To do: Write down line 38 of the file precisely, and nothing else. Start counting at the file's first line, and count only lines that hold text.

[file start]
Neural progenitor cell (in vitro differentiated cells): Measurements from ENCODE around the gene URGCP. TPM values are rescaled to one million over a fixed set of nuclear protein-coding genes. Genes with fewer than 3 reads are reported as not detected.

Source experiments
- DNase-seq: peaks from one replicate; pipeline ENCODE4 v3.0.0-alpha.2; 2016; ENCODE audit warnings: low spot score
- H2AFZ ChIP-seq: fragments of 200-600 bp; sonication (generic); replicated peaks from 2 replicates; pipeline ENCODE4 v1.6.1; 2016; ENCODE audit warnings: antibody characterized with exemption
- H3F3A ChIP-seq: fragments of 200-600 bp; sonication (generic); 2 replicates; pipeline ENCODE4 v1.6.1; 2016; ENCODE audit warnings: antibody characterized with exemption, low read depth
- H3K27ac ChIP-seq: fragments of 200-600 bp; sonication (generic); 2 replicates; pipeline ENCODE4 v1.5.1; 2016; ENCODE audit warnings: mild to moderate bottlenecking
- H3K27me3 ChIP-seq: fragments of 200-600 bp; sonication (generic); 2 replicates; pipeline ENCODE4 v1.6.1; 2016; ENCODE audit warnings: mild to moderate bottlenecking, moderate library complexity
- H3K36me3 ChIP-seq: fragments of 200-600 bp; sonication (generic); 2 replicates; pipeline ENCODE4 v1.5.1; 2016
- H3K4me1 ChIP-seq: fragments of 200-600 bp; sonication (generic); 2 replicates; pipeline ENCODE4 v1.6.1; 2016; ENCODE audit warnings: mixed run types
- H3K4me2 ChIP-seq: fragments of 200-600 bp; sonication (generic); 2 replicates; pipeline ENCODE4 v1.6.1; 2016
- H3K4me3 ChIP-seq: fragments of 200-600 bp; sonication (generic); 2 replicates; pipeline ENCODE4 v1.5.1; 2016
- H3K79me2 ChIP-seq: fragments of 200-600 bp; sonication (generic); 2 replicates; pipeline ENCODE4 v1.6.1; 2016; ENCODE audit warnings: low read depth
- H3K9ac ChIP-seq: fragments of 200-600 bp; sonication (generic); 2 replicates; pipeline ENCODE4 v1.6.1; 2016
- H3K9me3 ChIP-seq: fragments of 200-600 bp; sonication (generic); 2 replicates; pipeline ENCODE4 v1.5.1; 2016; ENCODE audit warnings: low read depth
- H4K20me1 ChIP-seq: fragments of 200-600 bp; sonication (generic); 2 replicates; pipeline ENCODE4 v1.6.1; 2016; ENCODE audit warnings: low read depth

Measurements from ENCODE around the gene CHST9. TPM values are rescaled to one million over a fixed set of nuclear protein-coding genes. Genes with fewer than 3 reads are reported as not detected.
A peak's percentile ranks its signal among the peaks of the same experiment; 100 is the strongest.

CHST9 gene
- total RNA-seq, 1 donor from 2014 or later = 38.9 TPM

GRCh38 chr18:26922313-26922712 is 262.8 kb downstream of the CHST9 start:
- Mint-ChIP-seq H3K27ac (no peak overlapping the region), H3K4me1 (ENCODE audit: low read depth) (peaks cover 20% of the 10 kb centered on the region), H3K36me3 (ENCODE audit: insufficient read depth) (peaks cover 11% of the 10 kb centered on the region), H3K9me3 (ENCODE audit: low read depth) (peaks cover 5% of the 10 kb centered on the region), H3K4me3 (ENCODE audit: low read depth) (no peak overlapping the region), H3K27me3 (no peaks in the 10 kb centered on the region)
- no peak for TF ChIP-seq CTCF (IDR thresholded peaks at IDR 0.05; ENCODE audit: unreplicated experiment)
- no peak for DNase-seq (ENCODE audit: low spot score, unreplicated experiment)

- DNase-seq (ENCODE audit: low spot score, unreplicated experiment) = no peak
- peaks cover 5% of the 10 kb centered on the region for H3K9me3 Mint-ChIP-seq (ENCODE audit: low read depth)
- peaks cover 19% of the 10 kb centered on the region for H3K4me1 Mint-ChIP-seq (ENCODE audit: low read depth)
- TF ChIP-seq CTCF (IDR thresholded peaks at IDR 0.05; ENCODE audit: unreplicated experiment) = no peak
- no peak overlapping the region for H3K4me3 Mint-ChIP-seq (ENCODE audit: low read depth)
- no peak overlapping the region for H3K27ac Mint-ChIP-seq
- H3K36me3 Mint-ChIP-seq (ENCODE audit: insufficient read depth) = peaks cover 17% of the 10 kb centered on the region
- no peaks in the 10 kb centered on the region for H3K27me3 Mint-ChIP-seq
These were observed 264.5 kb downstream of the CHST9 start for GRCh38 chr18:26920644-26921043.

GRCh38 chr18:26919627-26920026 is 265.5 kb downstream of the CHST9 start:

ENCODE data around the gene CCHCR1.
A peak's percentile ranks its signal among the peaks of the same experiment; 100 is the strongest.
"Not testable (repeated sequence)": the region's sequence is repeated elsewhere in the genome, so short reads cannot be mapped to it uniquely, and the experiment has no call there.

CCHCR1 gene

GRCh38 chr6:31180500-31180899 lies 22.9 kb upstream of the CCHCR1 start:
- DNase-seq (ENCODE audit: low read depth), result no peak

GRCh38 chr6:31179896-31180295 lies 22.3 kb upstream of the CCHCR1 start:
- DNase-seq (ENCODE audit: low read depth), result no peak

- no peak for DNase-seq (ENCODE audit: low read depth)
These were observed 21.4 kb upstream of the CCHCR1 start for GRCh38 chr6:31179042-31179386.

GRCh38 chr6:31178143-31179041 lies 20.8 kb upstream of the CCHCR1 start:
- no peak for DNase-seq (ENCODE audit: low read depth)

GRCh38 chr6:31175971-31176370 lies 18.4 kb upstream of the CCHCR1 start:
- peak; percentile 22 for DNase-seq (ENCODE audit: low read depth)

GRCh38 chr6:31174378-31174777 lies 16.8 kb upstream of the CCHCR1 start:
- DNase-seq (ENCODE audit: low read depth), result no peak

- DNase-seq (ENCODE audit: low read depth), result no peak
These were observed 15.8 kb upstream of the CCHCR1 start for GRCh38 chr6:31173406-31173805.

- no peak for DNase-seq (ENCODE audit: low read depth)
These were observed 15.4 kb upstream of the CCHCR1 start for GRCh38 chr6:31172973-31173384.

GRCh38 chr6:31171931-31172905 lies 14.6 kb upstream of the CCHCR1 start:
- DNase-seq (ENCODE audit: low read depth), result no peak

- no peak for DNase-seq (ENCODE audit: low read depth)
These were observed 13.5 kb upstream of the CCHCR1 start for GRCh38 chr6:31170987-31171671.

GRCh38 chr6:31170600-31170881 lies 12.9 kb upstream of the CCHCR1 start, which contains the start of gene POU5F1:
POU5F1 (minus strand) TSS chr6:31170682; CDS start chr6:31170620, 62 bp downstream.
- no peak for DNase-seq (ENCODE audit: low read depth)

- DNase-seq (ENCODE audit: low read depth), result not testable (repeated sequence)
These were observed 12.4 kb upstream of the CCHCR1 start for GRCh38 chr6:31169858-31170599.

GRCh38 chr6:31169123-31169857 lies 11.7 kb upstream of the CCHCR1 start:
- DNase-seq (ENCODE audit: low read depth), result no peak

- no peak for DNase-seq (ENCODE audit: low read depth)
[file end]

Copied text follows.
GRCh38 chr6:31180500-31180899 lies 22.9 kb upstream of the CCHCR1 start: